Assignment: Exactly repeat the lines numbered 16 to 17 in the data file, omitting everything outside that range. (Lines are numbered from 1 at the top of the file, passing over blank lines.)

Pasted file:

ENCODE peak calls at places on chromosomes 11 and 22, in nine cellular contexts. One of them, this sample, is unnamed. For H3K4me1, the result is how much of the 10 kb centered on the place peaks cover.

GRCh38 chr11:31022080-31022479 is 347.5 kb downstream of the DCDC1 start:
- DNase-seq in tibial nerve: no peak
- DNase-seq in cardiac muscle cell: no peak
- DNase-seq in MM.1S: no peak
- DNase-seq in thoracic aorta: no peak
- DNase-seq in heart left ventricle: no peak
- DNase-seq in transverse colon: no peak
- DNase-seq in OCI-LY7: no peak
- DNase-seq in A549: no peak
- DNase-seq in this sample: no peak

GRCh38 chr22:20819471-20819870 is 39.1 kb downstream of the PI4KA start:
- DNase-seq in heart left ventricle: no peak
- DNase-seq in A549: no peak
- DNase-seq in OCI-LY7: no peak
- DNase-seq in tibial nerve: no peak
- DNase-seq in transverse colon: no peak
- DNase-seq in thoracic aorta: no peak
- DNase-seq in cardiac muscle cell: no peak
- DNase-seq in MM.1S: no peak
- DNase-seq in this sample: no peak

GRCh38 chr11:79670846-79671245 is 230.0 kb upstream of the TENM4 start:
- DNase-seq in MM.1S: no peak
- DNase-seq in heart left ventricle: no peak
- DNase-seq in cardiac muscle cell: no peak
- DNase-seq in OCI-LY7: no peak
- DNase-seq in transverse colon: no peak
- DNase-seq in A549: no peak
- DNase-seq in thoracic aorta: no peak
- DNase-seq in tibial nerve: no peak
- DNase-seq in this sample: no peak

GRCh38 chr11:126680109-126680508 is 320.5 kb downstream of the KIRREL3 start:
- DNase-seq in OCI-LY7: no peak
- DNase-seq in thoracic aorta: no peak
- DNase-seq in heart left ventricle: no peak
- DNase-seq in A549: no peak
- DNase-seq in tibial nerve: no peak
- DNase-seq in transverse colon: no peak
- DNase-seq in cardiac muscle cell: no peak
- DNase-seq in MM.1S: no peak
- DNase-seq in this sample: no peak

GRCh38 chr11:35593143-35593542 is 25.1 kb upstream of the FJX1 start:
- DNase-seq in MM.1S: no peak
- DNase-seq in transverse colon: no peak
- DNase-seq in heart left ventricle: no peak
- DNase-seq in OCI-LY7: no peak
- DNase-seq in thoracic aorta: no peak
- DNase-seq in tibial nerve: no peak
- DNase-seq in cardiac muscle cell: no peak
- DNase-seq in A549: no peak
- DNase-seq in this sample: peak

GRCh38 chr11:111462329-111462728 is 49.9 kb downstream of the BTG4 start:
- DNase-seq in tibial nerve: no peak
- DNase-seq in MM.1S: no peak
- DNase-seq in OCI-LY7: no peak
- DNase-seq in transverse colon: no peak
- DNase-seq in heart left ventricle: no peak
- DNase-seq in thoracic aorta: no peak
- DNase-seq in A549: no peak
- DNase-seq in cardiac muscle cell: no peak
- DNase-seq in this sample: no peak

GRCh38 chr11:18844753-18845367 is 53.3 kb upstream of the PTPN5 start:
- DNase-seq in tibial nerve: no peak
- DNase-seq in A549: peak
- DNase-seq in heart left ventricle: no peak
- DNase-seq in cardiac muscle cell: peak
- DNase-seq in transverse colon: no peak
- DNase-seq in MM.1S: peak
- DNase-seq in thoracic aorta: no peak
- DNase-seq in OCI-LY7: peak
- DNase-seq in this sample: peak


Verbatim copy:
- DNase-seq in tibial nerve: no peak
- DNase-seq in transverse colon: no peak